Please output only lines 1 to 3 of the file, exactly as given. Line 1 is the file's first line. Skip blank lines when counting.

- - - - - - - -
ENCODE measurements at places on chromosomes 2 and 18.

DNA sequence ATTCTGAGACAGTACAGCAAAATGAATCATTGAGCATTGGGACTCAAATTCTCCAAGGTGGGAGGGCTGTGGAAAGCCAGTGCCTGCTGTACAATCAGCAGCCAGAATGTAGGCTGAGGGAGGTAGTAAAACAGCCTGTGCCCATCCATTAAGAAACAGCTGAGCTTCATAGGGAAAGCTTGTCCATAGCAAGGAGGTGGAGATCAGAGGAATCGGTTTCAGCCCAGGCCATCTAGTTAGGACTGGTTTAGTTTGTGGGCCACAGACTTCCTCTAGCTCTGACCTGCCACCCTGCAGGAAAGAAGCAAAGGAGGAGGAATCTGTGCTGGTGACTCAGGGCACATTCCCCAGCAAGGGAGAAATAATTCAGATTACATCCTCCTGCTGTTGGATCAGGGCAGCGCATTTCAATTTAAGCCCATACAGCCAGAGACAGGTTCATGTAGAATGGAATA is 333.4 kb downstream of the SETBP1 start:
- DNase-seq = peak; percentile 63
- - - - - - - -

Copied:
ENCODE measurements at places on chromosomes 2 and 18.

DNA sequence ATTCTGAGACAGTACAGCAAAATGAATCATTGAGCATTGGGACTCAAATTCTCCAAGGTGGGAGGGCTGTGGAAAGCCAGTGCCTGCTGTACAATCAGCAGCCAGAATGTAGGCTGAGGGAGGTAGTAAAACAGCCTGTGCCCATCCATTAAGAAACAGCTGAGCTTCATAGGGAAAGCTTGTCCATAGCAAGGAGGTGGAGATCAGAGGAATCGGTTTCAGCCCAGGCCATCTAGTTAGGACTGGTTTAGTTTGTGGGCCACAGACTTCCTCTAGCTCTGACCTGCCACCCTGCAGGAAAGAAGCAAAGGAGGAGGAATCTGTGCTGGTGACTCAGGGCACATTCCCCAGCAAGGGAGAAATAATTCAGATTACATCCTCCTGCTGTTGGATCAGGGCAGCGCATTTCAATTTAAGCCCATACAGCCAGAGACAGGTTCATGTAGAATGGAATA is 333.4 kb downstream of the SETBP1 start:
- DNase-seq = peak; percentile 63